SPEAKERS at the maiden seminar of the Atta-Mills Institute (AMI) have said Ghanaians need mindset transformation to spur the development of the country else the desired growth would not be realised despite the country’s potential and resources.
They said the mindset transformation was needed more in areas including politics, governance, health, sanitation, religion and culture where the country was fast losing its values and identity and was therefore unable to make gains for socioeconomic growth.
The speakers included Samuel Koku Anyidoho, founder and Chief Executive Officer of AMI and former Presidential Aide/ Head of Communication at the Presidency during the administration of the late Prof. John Evans Atta Mills in whose honour the institute was set up in 2017.
Others were Rev. Dr Emmanuel Tsegah, Principal Medical Officer, University of Ghana (UG) Health Services; Rev. Dr Elias Kwaku Asiama, Lecturer , UG School of Performing Arts and Nene Nagai Kassa VIII, Senior Divisional Chief in the Shai Traditional Area of the Greater Accra Region.
The seminar, held in Accra on Tuesday, the eve of the seventh anniversary of the late President’s demise, was on the theme; ‘Giving Hope to building a better Ghana through mindset transformation’.
Sharing the national identity, sanitation and political perspectives, Mr Anyidoho said the country was caught in a web of identity crisis without any idea of what to value and what to ignore.
He said instead of politicians working together to find solutions to problems, some of them spend time discrediting each other in the media and only solicit aid to solve problems instead of harnessing the country’s resources.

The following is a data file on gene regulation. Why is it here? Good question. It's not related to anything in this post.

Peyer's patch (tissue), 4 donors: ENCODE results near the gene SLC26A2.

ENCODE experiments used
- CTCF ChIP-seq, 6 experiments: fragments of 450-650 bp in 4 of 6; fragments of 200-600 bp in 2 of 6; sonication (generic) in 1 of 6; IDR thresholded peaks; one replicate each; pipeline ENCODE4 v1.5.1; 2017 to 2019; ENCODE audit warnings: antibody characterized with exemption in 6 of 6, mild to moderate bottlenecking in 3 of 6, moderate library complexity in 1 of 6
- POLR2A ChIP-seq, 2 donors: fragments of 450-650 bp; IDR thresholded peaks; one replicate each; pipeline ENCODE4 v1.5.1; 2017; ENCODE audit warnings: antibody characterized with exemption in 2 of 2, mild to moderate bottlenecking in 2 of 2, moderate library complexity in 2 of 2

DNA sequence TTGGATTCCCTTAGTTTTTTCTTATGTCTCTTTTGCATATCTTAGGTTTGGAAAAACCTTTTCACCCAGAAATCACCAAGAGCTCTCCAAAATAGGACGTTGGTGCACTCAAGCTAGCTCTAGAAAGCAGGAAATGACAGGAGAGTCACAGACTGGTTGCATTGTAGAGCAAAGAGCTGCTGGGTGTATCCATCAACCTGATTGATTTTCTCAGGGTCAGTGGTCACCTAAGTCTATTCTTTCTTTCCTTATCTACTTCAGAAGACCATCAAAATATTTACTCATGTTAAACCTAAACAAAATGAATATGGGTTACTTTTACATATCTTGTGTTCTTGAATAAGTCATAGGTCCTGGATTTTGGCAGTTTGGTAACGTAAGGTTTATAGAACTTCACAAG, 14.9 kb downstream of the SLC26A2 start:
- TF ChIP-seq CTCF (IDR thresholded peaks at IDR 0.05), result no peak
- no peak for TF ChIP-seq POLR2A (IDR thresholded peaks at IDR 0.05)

Mr Anyidoho expressed concern that after more than 60 years of independence, the country was ranked low globally in sanitation due to poor attitude by the citizenry and called for a change.
He said the AMI, as a non-governmental, non-political, research, education and advocacy think tank, would collaborate with state and non-state actors to propel the mindset transformation through public education and other projects.
From the family and health perspective, Rev. Dr Tsegah, said there was the need for Ghanaians to prioritise their health and well-being and prevent insanitary habits so that the country do not lose her rich human resources to preventable diseases.
Rev. Dr Elias Kwaku Asiama said there were many lessons to be learnt from the country’s history, rich culture, arts and entertainment but we have discarded them for that of foreign countries.
He urged Ghanaians to be patriotic and support national growth.
Like the other speakers, Nene Nagai Kassa VIII, known in private life as Mr Mike Gizo, a former Minister of Tourism, paid tribute to the late President Prof. Mills, describing him as an embodiment of peace and good governance and the ideal mindset the country needed and called on Ghanaians to emulate him.
The late President Mills, who assumed the presidency on January 2009, died on July 24,
BY JONATHAN DONKOR